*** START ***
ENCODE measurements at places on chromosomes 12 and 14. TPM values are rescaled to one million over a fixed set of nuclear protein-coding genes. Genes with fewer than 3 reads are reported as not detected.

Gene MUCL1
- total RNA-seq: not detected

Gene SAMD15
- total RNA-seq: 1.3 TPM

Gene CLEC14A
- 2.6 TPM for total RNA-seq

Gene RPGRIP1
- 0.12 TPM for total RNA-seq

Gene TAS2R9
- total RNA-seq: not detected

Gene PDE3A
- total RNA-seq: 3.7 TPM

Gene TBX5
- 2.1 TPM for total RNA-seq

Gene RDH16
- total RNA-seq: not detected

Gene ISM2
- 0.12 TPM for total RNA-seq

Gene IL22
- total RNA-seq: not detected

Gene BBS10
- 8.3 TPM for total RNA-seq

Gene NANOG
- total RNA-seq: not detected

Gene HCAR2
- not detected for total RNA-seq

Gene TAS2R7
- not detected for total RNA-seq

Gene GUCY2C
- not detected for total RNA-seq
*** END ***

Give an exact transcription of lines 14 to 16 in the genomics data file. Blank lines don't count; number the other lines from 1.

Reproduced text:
Gene TBX5
- 2.1 TPM for total RNA-seq

Gene RDH16